Guide to Buying a Franchise

A franchise owner, or a franchisee, is someone who buys a business that is part of a chain, using the same name, trademark, product, and services. Buying a franchise establishes a relationship with the successful business (the franchisor), provides on-going brand awareness, and gives the franchise owner a proven system to work with. The business may be co-owned, or independently-owned, in a franchise business, the franchisor provides a developed way of doing business, ongoing guidance, systems and assistance in return for periodic payment of fees and/or purchases. Types of Franchises:
Business Franchise (most common) – the main company, or franchisor, can expand by offering independent business owners their name, trademark, and established business. They help the new owners with the launch as well as with training on how to run the business. In exchange, the franchisor is paid royalties and fees by the franchisee.

Product Franchise – manufacturers will allow retail stores to use their name, their trademark, and their product(s). They also control the distribution of their product, and usually have a minimum amount of product the store must purchase. There may be fees that need to be paid as well.

Manufacturing Franchise – is a common franchise among food and beverage companies (such as Coca-Cola). The franchisor will grant the manufacturer the right to produce and sell goods using their trademark and name. In the case of Coca-Cola, for example, Coca-Cola supplies the syrup concentrate to bottling companies, who then mix the syrup with water and bottle the product.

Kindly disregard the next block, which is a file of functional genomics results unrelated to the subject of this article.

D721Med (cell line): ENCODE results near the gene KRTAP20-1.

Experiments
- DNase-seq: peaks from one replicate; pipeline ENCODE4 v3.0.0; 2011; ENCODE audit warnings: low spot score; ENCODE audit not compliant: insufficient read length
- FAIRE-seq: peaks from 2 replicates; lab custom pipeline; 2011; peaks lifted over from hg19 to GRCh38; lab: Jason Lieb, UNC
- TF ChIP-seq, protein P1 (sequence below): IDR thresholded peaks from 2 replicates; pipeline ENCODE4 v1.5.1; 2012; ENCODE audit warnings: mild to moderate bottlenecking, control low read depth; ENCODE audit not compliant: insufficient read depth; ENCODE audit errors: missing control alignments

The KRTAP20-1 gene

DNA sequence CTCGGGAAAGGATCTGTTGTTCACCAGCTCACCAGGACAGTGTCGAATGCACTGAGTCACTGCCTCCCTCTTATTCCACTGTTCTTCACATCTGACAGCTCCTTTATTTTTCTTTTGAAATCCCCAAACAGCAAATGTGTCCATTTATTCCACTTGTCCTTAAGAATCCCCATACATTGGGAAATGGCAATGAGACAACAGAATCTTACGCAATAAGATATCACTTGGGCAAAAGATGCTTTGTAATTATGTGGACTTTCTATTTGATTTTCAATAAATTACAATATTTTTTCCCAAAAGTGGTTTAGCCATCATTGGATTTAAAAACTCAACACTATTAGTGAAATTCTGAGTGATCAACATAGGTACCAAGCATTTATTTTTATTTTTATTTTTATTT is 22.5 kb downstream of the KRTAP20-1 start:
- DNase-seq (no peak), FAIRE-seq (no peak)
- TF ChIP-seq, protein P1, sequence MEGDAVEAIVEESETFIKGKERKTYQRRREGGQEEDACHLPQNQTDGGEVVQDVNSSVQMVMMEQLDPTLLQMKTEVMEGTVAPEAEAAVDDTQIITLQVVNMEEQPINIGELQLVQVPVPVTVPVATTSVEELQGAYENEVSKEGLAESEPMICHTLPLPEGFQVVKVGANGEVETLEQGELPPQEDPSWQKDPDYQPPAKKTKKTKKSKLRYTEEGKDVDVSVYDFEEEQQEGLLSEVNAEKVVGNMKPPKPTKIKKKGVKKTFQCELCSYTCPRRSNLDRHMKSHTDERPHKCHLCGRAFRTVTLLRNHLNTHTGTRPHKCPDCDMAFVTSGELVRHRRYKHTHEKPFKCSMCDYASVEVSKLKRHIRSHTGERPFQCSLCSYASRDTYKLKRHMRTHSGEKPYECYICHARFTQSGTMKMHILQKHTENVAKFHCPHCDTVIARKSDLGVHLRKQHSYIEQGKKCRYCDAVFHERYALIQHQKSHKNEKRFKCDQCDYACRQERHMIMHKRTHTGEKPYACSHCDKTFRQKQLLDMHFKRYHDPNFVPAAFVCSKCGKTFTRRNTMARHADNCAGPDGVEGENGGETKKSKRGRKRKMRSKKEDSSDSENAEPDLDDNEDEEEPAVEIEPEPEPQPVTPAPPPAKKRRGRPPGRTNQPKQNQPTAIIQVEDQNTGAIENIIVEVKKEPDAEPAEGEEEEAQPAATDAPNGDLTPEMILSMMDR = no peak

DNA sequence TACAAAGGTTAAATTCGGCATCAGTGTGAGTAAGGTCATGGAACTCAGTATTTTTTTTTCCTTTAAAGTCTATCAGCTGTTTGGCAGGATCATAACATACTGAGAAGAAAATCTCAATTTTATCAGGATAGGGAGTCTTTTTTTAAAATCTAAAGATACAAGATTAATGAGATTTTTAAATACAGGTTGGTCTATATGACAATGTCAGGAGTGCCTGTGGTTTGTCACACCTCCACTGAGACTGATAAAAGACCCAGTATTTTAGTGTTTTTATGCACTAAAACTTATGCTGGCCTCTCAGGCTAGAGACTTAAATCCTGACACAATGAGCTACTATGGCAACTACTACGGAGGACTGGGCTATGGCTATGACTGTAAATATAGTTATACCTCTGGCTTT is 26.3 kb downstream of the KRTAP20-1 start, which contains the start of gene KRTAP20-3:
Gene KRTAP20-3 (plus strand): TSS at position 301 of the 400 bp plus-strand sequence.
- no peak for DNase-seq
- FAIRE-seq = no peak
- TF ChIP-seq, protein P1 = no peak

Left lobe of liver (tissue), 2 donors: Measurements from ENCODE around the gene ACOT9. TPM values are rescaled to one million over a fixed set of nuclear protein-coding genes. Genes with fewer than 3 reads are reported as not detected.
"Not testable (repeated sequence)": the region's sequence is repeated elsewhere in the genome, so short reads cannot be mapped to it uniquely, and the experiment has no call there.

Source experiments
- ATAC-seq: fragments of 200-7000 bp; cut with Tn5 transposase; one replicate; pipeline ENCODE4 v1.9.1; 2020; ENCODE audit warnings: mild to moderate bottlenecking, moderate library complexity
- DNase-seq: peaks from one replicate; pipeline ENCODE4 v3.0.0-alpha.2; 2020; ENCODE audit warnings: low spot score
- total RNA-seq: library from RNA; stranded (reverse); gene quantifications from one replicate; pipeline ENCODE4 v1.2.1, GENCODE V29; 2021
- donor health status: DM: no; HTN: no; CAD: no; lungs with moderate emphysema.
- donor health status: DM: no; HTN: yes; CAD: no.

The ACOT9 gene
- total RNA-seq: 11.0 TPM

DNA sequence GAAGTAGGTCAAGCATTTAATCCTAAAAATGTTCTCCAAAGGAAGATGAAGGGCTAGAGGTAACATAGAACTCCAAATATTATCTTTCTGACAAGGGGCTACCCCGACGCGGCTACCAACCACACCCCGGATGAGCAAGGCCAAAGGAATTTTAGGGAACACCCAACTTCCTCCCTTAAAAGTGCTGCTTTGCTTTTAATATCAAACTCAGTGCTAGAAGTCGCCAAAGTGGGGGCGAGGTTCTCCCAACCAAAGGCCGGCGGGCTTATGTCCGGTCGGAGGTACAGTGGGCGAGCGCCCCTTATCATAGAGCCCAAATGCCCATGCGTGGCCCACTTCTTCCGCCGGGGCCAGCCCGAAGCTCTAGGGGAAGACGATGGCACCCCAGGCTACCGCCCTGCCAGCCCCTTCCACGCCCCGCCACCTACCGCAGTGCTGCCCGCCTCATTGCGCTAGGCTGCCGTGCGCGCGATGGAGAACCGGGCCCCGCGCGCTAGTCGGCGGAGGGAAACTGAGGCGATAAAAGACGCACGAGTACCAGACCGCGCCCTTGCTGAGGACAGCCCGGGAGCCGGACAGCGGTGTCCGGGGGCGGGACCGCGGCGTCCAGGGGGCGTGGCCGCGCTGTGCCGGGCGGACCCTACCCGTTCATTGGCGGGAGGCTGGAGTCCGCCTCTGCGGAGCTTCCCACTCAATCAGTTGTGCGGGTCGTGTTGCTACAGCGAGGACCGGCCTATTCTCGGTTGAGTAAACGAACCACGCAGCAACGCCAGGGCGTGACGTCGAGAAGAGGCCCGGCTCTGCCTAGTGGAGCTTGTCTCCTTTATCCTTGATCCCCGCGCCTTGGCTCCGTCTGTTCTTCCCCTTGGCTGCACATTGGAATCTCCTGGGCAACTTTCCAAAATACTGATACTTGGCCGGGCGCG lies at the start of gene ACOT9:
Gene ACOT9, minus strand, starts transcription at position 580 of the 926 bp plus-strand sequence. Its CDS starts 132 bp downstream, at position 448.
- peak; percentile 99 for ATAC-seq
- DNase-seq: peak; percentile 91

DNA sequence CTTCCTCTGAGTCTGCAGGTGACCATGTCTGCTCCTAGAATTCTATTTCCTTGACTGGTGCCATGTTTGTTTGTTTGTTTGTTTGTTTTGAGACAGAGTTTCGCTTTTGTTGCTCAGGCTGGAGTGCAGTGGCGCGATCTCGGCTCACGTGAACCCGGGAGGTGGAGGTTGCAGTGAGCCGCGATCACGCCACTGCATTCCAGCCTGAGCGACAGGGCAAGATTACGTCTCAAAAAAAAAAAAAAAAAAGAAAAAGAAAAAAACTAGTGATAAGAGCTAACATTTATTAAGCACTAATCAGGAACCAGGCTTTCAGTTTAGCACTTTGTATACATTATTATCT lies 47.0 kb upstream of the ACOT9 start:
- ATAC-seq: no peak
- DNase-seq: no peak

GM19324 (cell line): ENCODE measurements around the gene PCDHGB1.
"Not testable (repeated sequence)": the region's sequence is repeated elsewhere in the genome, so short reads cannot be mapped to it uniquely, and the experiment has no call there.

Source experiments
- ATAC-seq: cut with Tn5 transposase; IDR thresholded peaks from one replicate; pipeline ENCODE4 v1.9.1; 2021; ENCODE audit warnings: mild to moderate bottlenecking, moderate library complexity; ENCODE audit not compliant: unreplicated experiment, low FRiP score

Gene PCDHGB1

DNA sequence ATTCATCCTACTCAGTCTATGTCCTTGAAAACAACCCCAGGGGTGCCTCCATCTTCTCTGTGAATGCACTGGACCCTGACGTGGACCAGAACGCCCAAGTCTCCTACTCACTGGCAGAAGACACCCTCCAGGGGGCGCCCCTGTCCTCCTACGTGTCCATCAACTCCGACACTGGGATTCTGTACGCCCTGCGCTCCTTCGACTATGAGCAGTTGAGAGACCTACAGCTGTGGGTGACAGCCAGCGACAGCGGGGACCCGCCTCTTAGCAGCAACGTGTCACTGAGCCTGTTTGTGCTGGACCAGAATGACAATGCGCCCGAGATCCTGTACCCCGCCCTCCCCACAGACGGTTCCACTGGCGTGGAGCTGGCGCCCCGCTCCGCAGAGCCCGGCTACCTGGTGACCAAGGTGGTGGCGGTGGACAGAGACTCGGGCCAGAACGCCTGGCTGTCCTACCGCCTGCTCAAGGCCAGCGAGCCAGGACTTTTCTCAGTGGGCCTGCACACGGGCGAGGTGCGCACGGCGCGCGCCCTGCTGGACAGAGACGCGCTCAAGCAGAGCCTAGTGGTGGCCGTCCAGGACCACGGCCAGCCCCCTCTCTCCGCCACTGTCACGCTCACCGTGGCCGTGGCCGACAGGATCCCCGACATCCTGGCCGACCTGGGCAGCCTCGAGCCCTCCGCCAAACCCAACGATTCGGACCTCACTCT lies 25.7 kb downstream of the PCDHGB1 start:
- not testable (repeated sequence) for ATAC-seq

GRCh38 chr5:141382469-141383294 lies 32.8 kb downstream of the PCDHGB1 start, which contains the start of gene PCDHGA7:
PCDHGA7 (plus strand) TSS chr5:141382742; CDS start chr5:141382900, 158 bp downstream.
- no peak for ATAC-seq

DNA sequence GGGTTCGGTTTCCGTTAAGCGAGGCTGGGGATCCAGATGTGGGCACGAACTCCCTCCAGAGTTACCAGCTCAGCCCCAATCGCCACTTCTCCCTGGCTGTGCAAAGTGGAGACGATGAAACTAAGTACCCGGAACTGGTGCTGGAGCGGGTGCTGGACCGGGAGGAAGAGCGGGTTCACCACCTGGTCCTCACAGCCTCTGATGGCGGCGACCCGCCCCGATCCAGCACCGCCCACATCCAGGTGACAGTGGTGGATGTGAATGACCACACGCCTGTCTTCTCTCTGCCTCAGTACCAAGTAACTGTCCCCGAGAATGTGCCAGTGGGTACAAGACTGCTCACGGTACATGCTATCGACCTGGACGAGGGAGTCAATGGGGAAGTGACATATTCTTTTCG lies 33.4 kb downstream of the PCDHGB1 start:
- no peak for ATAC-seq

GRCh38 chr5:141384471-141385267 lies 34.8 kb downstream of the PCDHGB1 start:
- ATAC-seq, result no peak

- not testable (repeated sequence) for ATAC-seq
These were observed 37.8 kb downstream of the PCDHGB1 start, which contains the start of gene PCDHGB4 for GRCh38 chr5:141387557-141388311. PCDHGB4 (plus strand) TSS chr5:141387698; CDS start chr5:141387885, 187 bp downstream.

A big plus for the franchise owner is that the business is already ‘known’ and recognized by the public. Customers greatly prefer dealing with a brand they have heard of and can trust. They also know the quality of the product or service, as one location is comparable to that of another location. It is advisable to check out the background of the franchisor to find out more about their reputation before investing with them.

Advantages of buying a franchise;
• Franchises offer the independence of small business ownership supported by the benefits of a big business network.
• You don’t necessarily need business experience to run a franchise. Franchisors usually provide the training you need to operate their business model.
• Franchises have a higher rate of success than start-up businesses.
• You may find it easier to secure finance for a franchise. It may cost less to buy a franchise than start your own business of the same type.
• Franchises often have an established reputation and image, proven management and work practices, access to national advertising and ongoing support.

Disadvantages of buying a franchise;
• Buying a franchise means entering into a formal agreement with your franchisor.
• Franchise agreements dictate how you run the business, so there may be little room for creativity.
• There are usually restrictions on where you operate, the products you sell and the suppliers you use.
• Bad performances by other franchisees may affect your franchise’s reputation.
• Buying a franchise means ongoing sharing of profit with the franchisor.
• Franchisors do not have to renew an agreement at the end of the franchise term.

Franchising is seen by many as a simple way to go into business for the first time. But franchising is no guarantee of success and the same principles of good management – such as informed decision-making, hard work, time management, having enough money and serving your customers well – still apply.

Be cautious when buying into a franchise if you have to develop the market and the brand in your designated area. Make sure your investment generates healthy returns and a capital gain when you sell.

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